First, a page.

The objective of this study was to evaluate outcomes of endoscopic transsphenoidal surgery using a single-surgeon technique as an alternative to the more commonly employed two-surgeon, three-hand method. Three hundred consecutive endoscopic transsphenoidal procedures performed over a 5 year period from 2006 to 2011 were reviewed. All procedures were performed via a binasal approach utilizing a single surgeon two handed technique with a pneumatic endoscope holder. Expanded enodnansal cases were excluded. Surgical technique, biochemical and surgical outcomes, and complications were analyzed. 276 patients underwent 300 consecutive surgeries with a mean follow-up period of 37 ± 22 months. Non-functioning pituitary adenoma (NFPA) was the most common pathology (n = 152), followed by growth hormone secreting tumors (n = 41) and Rathke’s cleft cysts (n = 30). Initial gross total cyst drainage based on radiologic criteria was obtained in 28 cases of Rathke’s cleft cyst, with 5 recurrences. For NFPA and other pathologies (n = 173) gross total resection was obtained in 137 cases, with a 92 % concordance rate between observed and expected extent of resection. For functional adenoma, remission rates were 30/41 (73 %) for GH-secreting, 12/12 (100 %) for ACTH-secreting, and 8/17 (47 %) for prolactin-secreting tumors. Post-operative complications included transient (11 %) and permanent (1.4 %) diabetes insipidus, hyponatremia (13 %), and new anterior pituitary hormonal deficits (1.4 %). CSF leak occurred in 42 cases (15 %), and four patients required surgical repair. Two carotid artery injuries occurred, both early in the series. Epistaxis and other rhinological complications were noted in 10 % of patients, most of which were minor and diminished as surgical experience increased. Fully endoscopic single surgeon transsphenoidal surgery utilizing a binasal approach and a pneumatic endoscope holder yields outcomes comparable to those reported with a two-surgeon method. Endoscopic outcomes appear to be better than those reported in microscope-based series, regardless of a one or two surgeon technique.
Diabetes insipidus (DI) after endoscopic transsphenoidal surgery (ETSS) can lead to increased morbidity, longer hospital stays, and increased medication requirements. Predicting which patients are at high risk for developing DI can help direct services to ensure adequate care and follow-up. The objective of this study was to review our institution’s experience with ETSS and determine which clinical/laboratory variables are associated with DI in this patient population. The authors wanted to see if there was an easily determined single value that would help predict which patients develop DI. This represents the largest North American series of this type. We retrospectively reviewed the charts of patients who had undergone ETSS for resection of sellar and parasellar pathology between 2006 and 2011. We examined patient and tumor characteristics and their relationship to postoperative DI. Out of 172 endoscopic transsphenoidal surgeries, there were 15 cases of transient DI (8.7 %) and 14 cases of permanent DI (8.1 %). Statistically significant predictors of postoperative DI (p < 0.05) included tumor volume and histopathology (Rathke's cleft cyst and craniopharyngioma). Significant indicators of development of DI were postoperative serum sodium, preoperative to postoperative change in sodium level, and urine output prior to administration of 1-deamino-8-D-arginine vasopressin. An increase in serum sodium of ≥2.5 mmol/L is a positive marker of development of DI with 80 % specificity, and a postoperative serum sodium of ≥145 mmol/L is a positive indicator with 98 % specificity. Identifying perioperative risk factors and objective indicators of DI after ETSS will help physicians care for patients postoperatively. In this large series, we demonstrated that there were multiple perioperative risk factors for the development of DI. These findings, which are consistent with other reports from microscopic surgical series, will help identify patients at risk for diabetes insipidus, aid in planning treatment algorithms, and increase vigilance in high risk patients.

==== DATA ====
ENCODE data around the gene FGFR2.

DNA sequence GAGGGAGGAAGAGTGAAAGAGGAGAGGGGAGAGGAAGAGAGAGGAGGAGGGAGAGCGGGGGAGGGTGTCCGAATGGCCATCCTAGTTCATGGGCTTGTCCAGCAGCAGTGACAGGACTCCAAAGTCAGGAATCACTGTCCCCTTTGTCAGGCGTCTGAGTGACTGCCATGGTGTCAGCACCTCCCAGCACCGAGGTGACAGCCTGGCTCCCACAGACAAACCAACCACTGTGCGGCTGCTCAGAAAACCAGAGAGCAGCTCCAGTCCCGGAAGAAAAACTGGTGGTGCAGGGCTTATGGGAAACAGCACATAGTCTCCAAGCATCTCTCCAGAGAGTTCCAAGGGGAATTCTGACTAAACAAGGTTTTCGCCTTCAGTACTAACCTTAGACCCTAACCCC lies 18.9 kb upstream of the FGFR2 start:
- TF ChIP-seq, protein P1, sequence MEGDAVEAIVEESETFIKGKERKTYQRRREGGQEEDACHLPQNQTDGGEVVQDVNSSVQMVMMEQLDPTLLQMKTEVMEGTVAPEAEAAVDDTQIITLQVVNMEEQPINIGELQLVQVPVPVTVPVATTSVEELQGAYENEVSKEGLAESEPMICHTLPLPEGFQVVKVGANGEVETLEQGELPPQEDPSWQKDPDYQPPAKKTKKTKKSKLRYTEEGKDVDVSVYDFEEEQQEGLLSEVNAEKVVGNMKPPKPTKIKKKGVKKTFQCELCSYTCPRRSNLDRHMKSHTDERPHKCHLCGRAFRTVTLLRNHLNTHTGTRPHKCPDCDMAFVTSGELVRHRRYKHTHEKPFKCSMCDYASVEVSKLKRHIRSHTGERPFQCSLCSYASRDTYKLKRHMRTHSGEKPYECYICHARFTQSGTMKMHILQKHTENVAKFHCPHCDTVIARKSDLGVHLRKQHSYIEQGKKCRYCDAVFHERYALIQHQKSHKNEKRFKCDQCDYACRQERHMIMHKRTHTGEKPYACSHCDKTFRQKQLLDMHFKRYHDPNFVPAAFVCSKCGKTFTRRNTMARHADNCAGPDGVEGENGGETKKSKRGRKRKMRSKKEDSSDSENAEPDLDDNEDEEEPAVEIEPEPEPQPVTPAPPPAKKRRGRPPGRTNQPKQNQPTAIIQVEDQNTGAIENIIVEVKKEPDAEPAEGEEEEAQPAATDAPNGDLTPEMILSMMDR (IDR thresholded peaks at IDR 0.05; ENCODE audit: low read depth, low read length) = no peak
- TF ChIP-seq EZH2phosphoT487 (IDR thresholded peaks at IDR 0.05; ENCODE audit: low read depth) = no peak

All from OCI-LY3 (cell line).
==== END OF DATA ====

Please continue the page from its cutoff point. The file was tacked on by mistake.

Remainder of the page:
The use of dopamine agonists (DAs) has been associated with increased impulsivity and impulse control disorders in several diseases, including Parkinson’s disease. Such an effect of DAs on impulsivity has not been clearly characterized in hyperprolactinemic patients, where DAs are the mainstay of therapy. We studied the effects of DAs on impulsivity in hyperprolactinemic patients treated at a tertiary pituitary center, using validated psychometric tests. Cross-sectional study. Impulsivity was evaluated in 30 subjects, 10 hyperprolactinemic patients on DAs compared to two control groups; one comprising untreated hyperprolactinemic patients (n = 10) and a second group consisting of normoprolactinemic controls with pituitary lesions (n = 10). Measures of impulsivity included both self-report questionnaires as well as laboratory-based tasks. Hyperprolactinemic patients on DAs had a higher score (mean ± SD) in one self-report measure of impulsivity, the attention subscale of the Barratt Impulsiveness Scale (16.2 ± 2.7), as compared to the hyperprolactinemic control group (12.3 ± 2.5) and the normoprolactinemic group (14.7 ± 4.4) (p = 0.04). No statistically significant difference was found between groups with regards to the other impulsivity scales. In the DA-treated group, a correlation was observed between increased impulsivity (as assessed in the Experiential Discounting Task) and higher weekly cabergoline dose (r(2) = 0.49, p = 0.04). The use of DAs in hyperprolactinemic patients is associated with an increase in one aspect of impulsivity. This effect should be further characterized in larger, longitudinal studies.